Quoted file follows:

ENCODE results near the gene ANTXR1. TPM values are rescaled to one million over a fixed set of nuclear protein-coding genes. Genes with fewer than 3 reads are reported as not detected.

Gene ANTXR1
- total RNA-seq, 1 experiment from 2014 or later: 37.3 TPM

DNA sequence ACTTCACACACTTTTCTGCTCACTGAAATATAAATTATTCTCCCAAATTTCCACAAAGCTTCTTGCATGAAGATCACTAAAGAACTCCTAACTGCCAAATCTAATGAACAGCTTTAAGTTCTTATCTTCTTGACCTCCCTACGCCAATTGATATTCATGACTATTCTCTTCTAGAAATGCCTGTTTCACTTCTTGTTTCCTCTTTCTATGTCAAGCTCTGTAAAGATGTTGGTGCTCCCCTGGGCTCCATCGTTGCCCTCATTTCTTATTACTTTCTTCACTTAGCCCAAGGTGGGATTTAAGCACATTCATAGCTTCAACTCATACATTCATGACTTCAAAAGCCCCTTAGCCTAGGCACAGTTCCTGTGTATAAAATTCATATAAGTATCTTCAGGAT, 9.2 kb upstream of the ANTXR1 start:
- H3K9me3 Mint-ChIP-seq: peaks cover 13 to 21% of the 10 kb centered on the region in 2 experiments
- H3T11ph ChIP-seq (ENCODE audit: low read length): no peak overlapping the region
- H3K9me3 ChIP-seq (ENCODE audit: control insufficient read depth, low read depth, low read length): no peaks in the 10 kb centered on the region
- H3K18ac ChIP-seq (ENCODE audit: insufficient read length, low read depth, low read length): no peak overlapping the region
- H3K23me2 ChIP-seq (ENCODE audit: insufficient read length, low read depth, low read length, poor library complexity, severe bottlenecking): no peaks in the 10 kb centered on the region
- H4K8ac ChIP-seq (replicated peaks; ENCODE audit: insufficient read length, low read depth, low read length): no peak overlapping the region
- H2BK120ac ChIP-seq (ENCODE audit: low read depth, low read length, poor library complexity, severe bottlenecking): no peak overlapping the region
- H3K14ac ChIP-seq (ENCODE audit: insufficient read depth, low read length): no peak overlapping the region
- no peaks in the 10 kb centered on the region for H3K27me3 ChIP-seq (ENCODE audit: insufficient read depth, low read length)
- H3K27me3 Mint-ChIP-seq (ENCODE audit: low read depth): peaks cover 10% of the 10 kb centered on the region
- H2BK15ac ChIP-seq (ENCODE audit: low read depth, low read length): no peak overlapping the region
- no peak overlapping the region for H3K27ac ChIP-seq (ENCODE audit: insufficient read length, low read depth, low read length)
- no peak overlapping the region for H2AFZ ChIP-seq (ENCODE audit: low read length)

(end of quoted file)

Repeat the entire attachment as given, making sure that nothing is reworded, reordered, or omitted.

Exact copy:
ENCODE results near the gene ANTXR1. TPM values are rescaled to one million over a fixed set of nuclear protein-coding genes. Genes with fewer than 3 reads are reported as not detected.

Gene ANTXR1
- total RNA-seq, 1 experiment from 2014 or later: 37.3 TPM

DNA sequence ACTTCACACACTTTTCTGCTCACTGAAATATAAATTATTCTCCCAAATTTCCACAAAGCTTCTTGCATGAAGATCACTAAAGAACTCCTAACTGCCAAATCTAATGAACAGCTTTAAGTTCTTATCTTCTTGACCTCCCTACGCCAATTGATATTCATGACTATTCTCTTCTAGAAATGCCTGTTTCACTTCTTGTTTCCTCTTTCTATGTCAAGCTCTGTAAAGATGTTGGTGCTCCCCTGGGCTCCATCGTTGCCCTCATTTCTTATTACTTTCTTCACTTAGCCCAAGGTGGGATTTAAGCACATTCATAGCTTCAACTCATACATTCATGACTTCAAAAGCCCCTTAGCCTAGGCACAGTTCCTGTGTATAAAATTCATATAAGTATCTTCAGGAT, 9.2 kb upstream of the ANTXR1 start:
- H3K9me3 Mint-ChIP-seq: peaks cover 13 to 21% of the 10 kb centered on the region in 2 experiments
- H3T11ph ChIP-seq (ENCODE audit: low read length): no peak overlapping the region
- H3K9me3 ChIP-seq (ENCODE audit: control insufficient read depth, low read depth, low read length): no peaks in the 10 kb centered on the region
- H3K18ac ChIP-seq (ENCODE audit: insufficient read length, low read depth, low read length): no peak overlapping the region
- H3K23me2 ChIP-seq (ENCODE audit: insufficient read length, low read depth, low read length, poor library complexity, severe bottlenecking): no peaks in the 10 kb centered on the region
- H4K8ac ChIP-seq (replicated peaks; ENCODE audit: insufficient read length, low read depth, low read length): no peak overlapping the region
- H2BK120ac ChIP-seq (ENCODE audit: low read depth, low read length, poor library complexity, severe bottlenecking): no peak overlapping the region
- H3K14ac ChIP-seq (ENCODE audit: insufficient read depth, low read length): no peak overlapping the region
- no peaks in the 10 kb centered on the region for H3K27me3 ChIP-seq (ENCODE audit: insufficient read depth, low read length)
- H3K27me3 Mint-ChIP-seq (ENCODE audit: low read depth): peaks cover 10% of the 10 kb centered on the region
- H2BK15ac ChIP-seq (ENCODE audit: low read depth, low read length): no peak overlapping the region
- no peak overlapping the region for H3K27ac ChIP-seq (ENCODE audit: insufficient read length, low read depth, low read length)
- no peak overlapping the region for H2AFZ ChIP-seq (ENCODE audit: low read length)